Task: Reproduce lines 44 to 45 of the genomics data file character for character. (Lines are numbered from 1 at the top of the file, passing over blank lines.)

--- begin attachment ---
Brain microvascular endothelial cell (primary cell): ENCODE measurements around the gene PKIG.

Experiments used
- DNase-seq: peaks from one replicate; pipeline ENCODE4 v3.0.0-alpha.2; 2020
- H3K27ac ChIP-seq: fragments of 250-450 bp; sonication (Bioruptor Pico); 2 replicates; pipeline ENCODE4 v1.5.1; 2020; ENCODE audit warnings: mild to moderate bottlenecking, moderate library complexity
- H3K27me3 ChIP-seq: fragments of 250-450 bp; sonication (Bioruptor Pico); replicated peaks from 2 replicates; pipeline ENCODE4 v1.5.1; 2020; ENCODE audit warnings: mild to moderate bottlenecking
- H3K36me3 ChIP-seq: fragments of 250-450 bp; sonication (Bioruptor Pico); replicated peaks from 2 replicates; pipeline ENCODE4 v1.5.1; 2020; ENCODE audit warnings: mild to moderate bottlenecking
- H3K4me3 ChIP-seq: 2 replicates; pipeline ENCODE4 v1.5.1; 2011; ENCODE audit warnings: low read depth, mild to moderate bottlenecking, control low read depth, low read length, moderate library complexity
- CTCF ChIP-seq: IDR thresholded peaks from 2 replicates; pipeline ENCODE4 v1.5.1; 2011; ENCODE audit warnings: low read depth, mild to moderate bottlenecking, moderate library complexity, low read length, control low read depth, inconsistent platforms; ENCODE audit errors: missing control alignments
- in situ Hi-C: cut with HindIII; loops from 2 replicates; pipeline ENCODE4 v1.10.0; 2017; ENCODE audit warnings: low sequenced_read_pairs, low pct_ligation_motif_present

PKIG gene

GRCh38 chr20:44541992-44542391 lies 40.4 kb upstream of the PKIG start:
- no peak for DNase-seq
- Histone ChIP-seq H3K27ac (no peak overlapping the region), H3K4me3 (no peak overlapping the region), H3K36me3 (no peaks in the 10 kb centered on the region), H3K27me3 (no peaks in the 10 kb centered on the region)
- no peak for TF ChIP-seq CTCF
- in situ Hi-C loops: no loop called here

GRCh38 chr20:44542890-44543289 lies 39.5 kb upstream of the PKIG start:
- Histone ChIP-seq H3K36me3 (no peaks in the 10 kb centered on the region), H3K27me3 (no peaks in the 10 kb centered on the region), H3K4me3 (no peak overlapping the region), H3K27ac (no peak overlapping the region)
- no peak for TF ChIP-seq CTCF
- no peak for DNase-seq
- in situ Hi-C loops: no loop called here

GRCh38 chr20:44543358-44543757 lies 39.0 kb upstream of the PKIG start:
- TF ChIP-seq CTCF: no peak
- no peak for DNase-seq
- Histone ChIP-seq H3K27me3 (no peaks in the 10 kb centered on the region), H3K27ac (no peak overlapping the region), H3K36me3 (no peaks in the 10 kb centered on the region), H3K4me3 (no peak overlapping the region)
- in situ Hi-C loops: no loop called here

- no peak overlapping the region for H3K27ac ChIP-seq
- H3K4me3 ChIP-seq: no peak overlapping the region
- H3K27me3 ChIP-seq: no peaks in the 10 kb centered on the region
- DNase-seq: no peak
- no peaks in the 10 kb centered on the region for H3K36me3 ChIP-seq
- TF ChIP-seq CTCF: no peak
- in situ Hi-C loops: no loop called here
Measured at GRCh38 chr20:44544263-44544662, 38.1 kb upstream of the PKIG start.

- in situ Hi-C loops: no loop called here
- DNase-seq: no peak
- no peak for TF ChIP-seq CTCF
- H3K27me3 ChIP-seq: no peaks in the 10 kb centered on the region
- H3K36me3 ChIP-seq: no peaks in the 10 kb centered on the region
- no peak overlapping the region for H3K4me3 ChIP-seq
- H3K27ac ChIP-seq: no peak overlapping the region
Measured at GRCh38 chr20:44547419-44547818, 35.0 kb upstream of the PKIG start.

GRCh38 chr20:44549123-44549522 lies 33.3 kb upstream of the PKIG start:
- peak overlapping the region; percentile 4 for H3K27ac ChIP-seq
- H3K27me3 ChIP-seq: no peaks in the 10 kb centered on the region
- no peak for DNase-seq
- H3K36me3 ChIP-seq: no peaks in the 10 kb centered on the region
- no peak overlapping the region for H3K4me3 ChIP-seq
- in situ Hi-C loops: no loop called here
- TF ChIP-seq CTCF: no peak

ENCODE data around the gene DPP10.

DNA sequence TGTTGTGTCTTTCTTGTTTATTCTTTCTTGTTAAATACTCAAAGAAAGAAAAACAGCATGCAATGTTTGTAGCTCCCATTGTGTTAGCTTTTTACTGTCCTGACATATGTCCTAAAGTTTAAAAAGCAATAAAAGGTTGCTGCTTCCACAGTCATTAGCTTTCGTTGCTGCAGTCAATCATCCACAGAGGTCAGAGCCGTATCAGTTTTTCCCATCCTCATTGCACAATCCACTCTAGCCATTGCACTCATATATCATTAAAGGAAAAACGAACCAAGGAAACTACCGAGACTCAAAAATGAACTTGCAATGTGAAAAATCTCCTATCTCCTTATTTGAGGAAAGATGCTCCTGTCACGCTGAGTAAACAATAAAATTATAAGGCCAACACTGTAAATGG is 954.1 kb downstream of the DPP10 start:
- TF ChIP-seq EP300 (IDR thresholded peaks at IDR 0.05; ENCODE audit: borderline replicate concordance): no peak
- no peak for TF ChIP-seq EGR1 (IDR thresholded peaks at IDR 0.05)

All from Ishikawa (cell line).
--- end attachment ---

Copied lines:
- H3K27me3 ChIP-seq: no peaks in the 10 kb centered on the region
- no peak for DNase-seq